Is Obesity a Disability Under the ADA?
By Jim Griffin, JD, Employment Counsel
Published April 19, 2016
Is obesity a disability under the Americans with Disabilities Act (ADA)? Less than 10 years ago, the clear answer to that question was “No.” Any court that faced that question held that obesity alone did not constitute a disability under the ADA.
However, the ADA was amended in 2008 in response to several Supreme Court opinions that, according to Congress, improperly narrowed the broad scope of protection intended to be afforded by the ADA, thus eliminating protection for many individuals whom Congress intended to protect. The goal of the amendments was to ensure that the term “disability” was broadly construed to provide expansive coverage under the Act.
The ADA amendments, combined with the June 2012 declaration by the American Medical Association that obesity constituted a “disease,” may have contributed to a number of lawsuits being filed, alleging that obesity constituted a disability under the ADA. In fact, in several instances, the Equal Employment Opportunity Commission (EEOC) has successfully obtained settlements on behalf of employees alleging that the discrimination they faced due to their obesity violated the ADA.
Nevertheless, the first federal circuit court to address this issue, the Eight Circuit Court of Appeals (covering Arkansas, Iowa, Minnesota, Missouri, Nebraska, and North and South Dakota), rejected the plaintiff employee’s argument that his obesity constituted a disability, and affirmed summary judgment in favor of the employer.
In the case, Morriss v. BNSF Railway Co., the plaintiff received a conditional offer of employment for a safety-sensitive position, contingent on passing a medical examination. The medical examination found that he had a body mass index of just over 40, which disqualified him from the job. The employer observed that the plaintiff’s obesity level created an unacceptable risk that he would develop certain medical conditions in the future, such as diabetes.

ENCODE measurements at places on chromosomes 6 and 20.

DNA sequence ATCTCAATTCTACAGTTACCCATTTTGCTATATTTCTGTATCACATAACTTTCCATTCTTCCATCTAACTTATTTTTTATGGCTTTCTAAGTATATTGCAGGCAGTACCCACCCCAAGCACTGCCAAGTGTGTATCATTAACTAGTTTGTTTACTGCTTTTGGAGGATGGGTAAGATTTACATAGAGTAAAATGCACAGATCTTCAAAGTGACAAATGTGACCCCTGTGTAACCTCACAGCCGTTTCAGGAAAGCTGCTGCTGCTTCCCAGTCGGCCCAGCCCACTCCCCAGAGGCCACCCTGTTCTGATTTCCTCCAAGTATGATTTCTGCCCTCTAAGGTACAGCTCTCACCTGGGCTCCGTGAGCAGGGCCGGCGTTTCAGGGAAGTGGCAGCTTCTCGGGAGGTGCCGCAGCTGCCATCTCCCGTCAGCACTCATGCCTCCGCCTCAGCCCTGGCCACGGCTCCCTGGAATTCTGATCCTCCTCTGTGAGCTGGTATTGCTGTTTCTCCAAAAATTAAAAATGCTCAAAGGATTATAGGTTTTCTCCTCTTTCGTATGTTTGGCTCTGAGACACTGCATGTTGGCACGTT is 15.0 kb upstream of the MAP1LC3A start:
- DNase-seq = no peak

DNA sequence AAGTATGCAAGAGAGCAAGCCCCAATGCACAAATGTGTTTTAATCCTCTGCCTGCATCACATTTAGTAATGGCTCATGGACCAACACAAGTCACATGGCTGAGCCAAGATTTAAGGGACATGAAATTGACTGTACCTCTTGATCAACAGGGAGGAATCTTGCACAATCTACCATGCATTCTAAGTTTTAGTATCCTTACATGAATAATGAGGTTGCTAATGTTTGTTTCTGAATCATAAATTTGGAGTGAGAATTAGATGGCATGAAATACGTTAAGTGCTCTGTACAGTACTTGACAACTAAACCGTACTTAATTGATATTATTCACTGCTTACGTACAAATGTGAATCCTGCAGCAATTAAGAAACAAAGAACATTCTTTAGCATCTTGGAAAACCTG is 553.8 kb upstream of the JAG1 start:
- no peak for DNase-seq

The applicant sued under the ADA, alleging both that his obesity was a disability, and that the employer perceived him as having a disability. The Court of Appeals did not find either argument convincing and found in favor of the employer.
The EEOC and several interest groups submitted briefs in favor of the applicant. Ultimately, the court did not find them persuasive. The court even analyzed the EEOC’s interpretive guidance pertaining to the ADA, and stated that it did not support a finding in favor of the plaintiff. The portion of the EEOC’s interpretive guidance that refers to weight states:
It is important to distinguish between conditions that are impairments and physical, psychological,
environmental, cultural, and economic characteristics that are not impairments. The definition of the
term "impairment" does not include physical characteristics such as eye color, hair color, left-handedness,
or height, weight, or muscle tone that are within "normal" range and are not the result of a physiological disorder.
The definition, likewise, does not include characteristic predisposition to illness or disease. Other conditions,
such as pregnancy, that are not the result of a physiological disorder are also not impairments.
29 C.F.R. Pt. 1630, App'x § 1630.2(h) (emphasis added).
While the applicant and the EEOC argued that obesity that was either outside the normal range or the result of a physiological disorder constituted a disability, the court disagreed with that reading of the guidance. Instead, the court stated that obesity would be a disability only if it was outside the normal range and caused by a physiological disorder.
Therefore, the only federal Court of Appeals that has ruled on this issue has held that obesity alone does not constitute a disability under the ADA; rather, it has to be outside the normal range and the result of a physiological disorder.
Employers should also be wary of “regarding” an employee as disabled based on an employee’s weight. In order to make sure that employers comply with the “regarded as” prong of the ADA, employers should never assume that an employee who is obese has work restrictions and/or is unable to perform essential functions until the employee provides supporting medical documentation. If an employer observes that an employee is unable to perform the essential functions, the employer may 1) treat the matter as a performance issue and proceed accordingly, or 2) consider sending the employee for a medical examination. In deciding the right course of action for a specific situation, employers should consult with legal counsel.